- a film over the eye;
- caused by overusing the eyes;
- spread from one eye to the other;
- a cause of irreversible blindness.
When must be removed?
A cataract (Cat) does not have to be removed just because it is there. Cat surgery should be considered when it causes enough vision loss to interfere with daily activities, such as work, driving, hobbies, reading, or watching television. It is a misconception that a Cat needs to be “ripe” before it can be removed. Surgery is performed when a person’s visual needs require it. You and your ophthalmologist can decide together when surgery is appropriate.
Causes and Symptoms
There are many types of cataracts. Most of them are caused by a change in the chemical composition of the lens, resulting in a loss of lens transparency. These changes can be caused by aging, eye injuries, certain diseases and conditions of the eye and body, certain medications (especially steroids), and hereditary or birth defects. If and when the normal process of aging causes the lens to harden and turn cloudy, they are called senile Cat. These are the most common type. They can occur as early as age 40. Children are not impervious to cataracts either, and when they appear in children, they are sometimes inherited. They can also be caused by an infection or inflammation during pregnancy which affects the unborn baby. This latter type of Cat is called congenital, meaning present at birth. Eye injuries can cause Cat in people of any age. A hard blow, puncture, cut, chemical burn, or rarely, extreme heat can damage the lens and result in what is called a traumatic Cat. Depending on the size and location of the cloudy areas in a lens, a person may or may not be aware that a Cat is developing. If it is located on the outer edge of the lens, no change in vision may be noticed. If the cloudiness is located near the center of the lens, it usually interferes with clear sight. Common symptoms experienced with developing cataracts include blurred or double vision, sensitivity to light and glare which make driving difficult, less vivid perception of color, and frequent eyeglass prescription changes. As the Cat grows worse, stronger glasses will no longer improve sight. The pupil, which normally appears black, may undergo noticeable color changes and appear to be yellowish or white.
What are the treatment options?
Surgery is the only way to remove Cat. If the symptoms are not affecting your normal activities, surgery may not be needed. Sometimes a simple change in your eyeglass prescription can delay the need for surgery.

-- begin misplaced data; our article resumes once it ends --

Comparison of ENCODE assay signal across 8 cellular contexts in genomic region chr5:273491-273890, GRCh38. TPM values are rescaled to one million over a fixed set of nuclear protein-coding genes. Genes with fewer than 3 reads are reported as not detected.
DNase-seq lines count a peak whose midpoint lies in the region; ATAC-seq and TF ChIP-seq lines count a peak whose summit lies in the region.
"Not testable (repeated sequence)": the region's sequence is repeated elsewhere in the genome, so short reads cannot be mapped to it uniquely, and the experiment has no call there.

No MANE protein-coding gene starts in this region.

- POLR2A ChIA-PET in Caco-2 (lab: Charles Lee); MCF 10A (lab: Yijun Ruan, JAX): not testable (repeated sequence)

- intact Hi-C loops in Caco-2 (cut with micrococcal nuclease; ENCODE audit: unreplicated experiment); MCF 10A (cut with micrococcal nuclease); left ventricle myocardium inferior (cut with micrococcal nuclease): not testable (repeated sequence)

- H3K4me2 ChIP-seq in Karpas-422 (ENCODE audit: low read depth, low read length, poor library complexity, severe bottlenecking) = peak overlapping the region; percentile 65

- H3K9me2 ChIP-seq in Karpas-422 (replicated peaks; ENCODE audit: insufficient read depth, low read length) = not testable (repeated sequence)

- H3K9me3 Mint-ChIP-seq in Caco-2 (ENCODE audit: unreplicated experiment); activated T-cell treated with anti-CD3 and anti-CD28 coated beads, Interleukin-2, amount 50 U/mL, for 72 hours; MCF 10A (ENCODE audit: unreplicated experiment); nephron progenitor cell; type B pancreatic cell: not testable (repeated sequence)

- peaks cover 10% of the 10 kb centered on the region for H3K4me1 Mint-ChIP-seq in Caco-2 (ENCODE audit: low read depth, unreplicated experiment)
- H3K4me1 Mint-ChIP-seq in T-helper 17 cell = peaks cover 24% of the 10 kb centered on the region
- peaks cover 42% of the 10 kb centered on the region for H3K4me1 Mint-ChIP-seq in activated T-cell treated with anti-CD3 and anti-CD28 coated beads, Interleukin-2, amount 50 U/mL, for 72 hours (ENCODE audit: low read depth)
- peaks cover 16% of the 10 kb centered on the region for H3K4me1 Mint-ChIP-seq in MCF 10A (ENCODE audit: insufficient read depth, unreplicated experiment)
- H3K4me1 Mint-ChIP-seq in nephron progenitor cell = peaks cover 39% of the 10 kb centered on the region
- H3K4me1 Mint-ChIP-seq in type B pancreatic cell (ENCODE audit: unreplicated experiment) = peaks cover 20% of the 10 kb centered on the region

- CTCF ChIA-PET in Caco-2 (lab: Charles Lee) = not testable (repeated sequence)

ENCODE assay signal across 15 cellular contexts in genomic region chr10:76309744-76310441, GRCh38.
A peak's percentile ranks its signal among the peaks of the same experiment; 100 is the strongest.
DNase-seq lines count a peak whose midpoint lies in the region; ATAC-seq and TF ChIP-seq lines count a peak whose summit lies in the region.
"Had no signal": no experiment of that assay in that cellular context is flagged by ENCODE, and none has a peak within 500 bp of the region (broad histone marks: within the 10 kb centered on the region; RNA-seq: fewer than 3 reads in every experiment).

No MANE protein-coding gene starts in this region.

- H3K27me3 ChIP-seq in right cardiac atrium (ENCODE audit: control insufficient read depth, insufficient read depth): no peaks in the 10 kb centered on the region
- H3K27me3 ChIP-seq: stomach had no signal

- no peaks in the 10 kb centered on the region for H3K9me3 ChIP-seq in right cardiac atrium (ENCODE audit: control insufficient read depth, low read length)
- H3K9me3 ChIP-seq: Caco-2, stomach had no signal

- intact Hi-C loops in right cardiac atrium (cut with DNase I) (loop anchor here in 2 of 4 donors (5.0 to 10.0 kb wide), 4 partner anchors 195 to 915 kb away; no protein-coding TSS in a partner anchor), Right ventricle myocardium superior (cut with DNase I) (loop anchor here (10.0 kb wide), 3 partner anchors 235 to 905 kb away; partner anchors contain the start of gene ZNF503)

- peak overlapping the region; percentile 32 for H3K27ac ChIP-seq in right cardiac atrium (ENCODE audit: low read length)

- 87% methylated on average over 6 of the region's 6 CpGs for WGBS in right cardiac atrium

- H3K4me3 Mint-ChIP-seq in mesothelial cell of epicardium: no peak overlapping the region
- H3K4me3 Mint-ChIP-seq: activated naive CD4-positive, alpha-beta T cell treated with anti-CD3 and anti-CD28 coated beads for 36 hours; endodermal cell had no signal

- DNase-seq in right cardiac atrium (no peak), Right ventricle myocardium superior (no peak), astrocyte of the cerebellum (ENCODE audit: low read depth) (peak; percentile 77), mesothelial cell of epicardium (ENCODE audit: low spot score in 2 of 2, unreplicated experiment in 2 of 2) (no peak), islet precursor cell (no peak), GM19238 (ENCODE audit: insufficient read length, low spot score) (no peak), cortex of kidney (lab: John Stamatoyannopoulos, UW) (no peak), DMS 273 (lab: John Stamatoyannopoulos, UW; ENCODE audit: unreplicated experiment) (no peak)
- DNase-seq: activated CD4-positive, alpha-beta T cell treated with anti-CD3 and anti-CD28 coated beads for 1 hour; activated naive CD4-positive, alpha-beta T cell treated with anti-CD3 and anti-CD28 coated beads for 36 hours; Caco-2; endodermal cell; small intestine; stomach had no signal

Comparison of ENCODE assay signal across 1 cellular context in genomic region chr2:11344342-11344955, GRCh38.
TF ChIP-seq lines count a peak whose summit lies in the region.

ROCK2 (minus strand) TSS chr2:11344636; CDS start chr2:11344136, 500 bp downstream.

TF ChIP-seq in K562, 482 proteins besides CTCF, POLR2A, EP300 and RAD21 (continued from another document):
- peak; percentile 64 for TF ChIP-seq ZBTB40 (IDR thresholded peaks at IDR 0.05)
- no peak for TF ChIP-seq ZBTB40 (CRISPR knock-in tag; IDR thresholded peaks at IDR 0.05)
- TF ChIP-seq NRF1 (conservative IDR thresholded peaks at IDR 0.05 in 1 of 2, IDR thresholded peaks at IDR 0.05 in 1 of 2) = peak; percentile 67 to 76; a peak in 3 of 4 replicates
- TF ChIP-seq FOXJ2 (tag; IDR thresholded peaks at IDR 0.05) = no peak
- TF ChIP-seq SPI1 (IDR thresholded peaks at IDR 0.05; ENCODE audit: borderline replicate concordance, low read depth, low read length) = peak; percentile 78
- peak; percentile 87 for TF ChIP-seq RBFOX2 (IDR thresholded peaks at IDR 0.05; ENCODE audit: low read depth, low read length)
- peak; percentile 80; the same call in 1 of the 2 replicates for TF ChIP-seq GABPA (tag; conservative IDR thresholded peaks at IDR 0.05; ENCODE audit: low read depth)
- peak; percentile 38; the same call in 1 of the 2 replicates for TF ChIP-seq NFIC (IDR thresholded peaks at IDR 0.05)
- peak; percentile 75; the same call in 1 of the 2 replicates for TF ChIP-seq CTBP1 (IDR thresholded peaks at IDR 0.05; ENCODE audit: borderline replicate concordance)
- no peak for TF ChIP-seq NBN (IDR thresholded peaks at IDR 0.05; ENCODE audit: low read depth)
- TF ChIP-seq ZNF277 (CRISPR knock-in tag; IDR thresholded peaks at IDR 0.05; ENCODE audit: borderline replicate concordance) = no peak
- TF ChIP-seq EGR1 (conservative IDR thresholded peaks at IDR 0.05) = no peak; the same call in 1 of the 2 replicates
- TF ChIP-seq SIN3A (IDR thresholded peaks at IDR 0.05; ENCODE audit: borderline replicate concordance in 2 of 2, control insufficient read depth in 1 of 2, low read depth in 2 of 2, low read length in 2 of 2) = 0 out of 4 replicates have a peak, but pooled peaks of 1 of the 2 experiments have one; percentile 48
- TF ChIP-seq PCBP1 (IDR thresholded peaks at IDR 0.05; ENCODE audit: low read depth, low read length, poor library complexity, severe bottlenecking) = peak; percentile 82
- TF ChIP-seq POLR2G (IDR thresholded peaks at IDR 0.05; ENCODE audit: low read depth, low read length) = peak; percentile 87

How is Cat surgery performed?
It is usually an outpatient procedure, performed under local or topical anesthesia. The cloudy lens is broken up and removed through a tiny incision at the edge of the cornea and an intraocular lens (IOL) is inserted to replace your eye’s natural lens.
Most patients go home from the hospital on the day of surgery, although some prefer an overnight stay.
What type of anaesthesia is used in Cat surgery?
The most common type of used anaesthesia is local anaesthesia. Local anaesthesia can be administered with an injection around the eye or by eye drops. Although extremely rare, the risks of anaesthesia administered by injection include haemorrhage or injury to the eye. Occasionally general anaesthesia is preferred for Cat surgery. The risks of general anaesthesia should be discussed with your anaesthetist.
What can I expect after the surgery?
Most surgical procedures are performed without complications and result in immediate improvement in vision. The bandage will be removed from the eye on the day after surgery. Eye drops will be needed for several weeks. Occasionally, tablets are needed if the eye pressure is high. The amount of physical activity allowed after surgery is variable. Your surgeon will tell you about showering and activity restrictions. The eye may be slightly red and tender, but severe pain is not to be expected. If you develop increased pain, redness, or discharge after surgery, or if your vision worsens, then contact your ophthalmologist immediately. Depending on the preference of your surgeon, stitches may need to be removed from the eye several weeks after surgery. Visual recovery is variable. Some patients see very well a few days after surgery, while for others improvement may take several weeks. A change in glasses is generally made several weeks after surgery. Most patients still need glasses after the surgery for some activities, particularly reading.